Help returners access every resource to facilitate a smooth transition. Make sure any keeping in touch days are honoured and effectively utilised. Could they be combined with access to training and development? What options are there for a phased return to help them upskill on new technology/ current working practices whilst preparing themselves and their baby for a more gradual change in expectations and routine? If you can, line up an empathetic internal network for returners to align themselves with.

Be Flexible and Understanding

The returner’s work schedule may be neatly planned out but the inevitable hiccup in childcare arrangements will soon test those plans. The employer’s willingness to be flexible can make or break a successful return – as well as the firm’s talent retention record. Understanding that the returner now has a commitment outside of work that is absolute and cannot be ignored (a nursery pick-up or when a child is sick, for example) makes a huge difference to their wellbeing and how valued they feel. Most employees are now fully equipped for home working, thanks to COVID, but it’s worth double-checking. Make it clear you recognise that even with caring responsibilities, parents are no less motivated or committed to their job. Discretionary parental leave for time off (as opposed to losing pay and/ or holiday), can boost a returner’s confidence, productivity and, consequently, loyalty.

Be Proactively Practical

Just as providing a car parking space to a heavily pregnant employee may be hugely appreciated, so too can offering practical solutions across the board before having to be asked. If the Old Bailey can find a private room for breast pumping and facilitate the extra time to do so, firms should be able to as a matter of course. Add in the ability to store milk in a secure refrigerator and wash equipment.

Show they’re Valued

From the little things, like making sure someone returns to their old desk, team and with the same PA, so too that sense of value can be fostered in an even more meaningful way by demonstrating your trust and faith in the returner. Be prepared to change meeting times to accommodate them, ensure they not only have a caseload to walk straight back into, but most importantly, at the same level as when they left. Avoid any sense of having been downgraded or side-lined.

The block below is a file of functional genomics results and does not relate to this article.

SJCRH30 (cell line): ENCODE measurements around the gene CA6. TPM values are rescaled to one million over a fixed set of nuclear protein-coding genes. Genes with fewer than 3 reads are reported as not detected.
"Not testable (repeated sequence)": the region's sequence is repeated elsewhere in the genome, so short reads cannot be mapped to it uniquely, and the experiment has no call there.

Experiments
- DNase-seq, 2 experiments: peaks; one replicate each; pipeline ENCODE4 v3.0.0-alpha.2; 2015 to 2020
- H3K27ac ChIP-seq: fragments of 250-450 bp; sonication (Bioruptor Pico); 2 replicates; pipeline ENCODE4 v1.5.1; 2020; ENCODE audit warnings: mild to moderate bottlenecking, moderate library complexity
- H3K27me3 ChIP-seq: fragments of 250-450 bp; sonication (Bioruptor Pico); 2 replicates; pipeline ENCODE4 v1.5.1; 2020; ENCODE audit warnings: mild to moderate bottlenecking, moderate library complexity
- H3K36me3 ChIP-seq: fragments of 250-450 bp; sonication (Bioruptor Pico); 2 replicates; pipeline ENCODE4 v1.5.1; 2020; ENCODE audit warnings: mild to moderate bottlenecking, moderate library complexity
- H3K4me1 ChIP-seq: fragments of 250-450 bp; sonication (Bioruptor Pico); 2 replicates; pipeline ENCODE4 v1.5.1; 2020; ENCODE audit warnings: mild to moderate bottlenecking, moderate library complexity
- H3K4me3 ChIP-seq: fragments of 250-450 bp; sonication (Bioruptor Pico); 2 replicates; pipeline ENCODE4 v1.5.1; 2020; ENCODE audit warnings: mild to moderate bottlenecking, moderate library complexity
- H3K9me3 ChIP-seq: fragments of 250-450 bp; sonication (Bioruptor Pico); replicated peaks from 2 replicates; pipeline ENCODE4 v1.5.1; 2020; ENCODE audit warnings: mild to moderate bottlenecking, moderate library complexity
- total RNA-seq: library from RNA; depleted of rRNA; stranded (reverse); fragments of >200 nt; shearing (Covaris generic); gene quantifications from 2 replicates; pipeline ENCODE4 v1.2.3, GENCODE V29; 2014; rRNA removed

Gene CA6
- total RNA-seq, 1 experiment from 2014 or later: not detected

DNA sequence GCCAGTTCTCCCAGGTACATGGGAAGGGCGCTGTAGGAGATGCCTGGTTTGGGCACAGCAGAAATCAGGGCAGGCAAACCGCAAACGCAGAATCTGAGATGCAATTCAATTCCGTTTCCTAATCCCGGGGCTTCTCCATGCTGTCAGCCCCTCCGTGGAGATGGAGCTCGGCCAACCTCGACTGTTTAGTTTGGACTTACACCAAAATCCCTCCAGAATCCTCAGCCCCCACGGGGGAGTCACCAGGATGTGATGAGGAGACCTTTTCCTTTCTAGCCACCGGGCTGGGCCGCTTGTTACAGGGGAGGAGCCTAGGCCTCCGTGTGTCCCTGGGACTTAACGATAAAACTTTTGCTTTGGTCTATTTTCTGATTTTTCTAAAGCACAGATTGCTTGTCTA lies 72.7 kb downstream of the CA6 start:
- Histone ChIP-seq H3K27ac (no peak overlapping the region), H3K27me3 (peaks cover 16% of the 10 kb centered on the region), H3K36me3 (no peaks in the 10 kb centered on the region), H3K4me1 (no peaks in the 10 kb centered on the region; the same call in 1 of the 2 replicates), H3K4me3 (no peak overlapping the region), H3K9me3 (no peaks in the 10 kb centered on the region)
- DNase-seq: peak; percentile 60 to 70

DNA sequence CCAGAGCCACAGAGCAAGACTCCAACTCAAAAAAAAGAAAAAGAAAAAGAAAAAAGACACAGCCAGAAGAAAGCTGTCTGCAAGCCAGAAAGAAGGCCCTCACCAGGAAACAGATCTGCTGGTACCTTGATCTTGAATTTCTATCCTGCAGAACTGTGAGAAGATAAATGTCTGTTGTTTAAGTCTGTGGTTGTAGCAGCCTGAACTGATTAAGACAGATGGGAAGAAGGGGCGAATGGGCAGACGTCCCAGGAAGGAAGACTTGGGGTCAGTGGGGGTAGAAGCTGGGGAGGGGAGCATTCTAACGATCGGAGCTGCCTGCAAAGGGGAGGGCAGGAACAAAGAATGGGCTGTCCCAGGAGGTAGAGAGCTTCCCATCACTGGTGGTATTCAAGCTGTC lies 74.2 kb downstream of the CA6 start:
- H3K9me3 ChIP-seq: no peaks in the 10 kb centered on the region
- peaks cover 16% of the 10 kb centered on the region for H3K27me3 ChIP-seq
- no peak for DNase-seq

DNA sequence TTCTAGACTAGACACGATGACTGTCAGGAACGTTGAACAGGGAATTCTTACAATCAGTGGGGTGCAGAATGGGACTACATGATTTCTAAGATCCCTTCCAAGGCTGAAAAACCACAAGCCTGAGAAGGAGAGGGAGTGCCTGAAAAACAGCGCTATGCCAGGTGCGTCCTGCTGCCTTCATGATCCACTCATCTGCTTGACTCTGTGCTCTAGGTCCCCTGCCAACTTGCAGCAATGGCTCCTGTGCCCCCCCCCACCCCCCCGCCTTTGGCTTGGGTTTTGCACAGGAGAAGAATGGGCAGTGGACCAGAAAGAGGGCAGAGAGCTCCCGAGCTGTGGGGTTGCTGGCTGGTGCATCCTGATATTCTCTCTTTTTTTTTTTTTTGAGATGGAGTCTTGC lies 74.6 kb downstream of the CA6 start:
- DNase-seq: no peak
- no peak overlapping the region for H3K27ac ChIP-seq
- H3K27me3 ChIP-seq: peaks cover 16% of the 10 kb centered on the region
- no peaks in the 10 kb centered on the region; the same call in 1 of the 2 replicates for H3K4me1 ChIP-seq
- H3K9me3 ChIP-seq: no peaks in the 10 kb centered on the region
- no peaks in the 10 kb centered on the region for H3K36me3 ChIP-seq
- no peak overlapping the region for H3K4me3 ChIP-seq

Promote Role Models/ Mentors

If Senior Partners have already blazed the trail of nailing a successful return and are achieving ongoing career progression, promote them as visible role models. Consider mentorship programmes to allow the returner to align themselves with a more senior colleague who encourages and inspires them to achieve the most from their return and what lies ahead in their career.

Encourage Career Progression for when the time is right

The changes new parents go through in terms of their priorities should never be under-estimated. That said, every return is different. Some just strive to maintain some semblance of order and routine; others return with more verve and determination than ever to reach the next career rung. The vast majority, though, bide their time to get the day-to-day stuff under control first before finally deciding “Now is my time”. Encourage conversations NOW about the returner’s goals/ ambitions/ priorities and where they see themselves in the next 1, 2, 5 or even 10 years. This demonstrates that career progression is still a reality, at the time of their choosing – and shows that a career break is only ever a temporary pause.


This blog introduces some of the topics dealt with in my Return with Confidence Career Break Return Webinar which also includes interactive coaching exercises. For more information on how to book the webinar or coaching sessions, please email and for further reading see:


Nikki Alderson Biography

Nikki Alderson, specialist Corporate & Executive Coach, Keynote Speaker & Best Selling Author, & former Criminal Barrister with 19 years’ experience,

  • supports organisations, law firms & barristers’ Chambers to retain female talent; &
  • empowers female lawyers to achieve career ambitions.

Nikki specialises in 3 areas:

  • Women Leadership Transition & Change;
  • Enhanced Career break returner support; &
  • Workplace resilience, mental toughness, confidence & wellness.

She is the author of Amazon No.1 Bestseller Raising the Bar: empowering female lawyers through coaching , ( nominee for the Inspirational Women Awards, Champion of the Year Category & finalist in the 2019 International Coaching Awards, International Coach of the Year Category.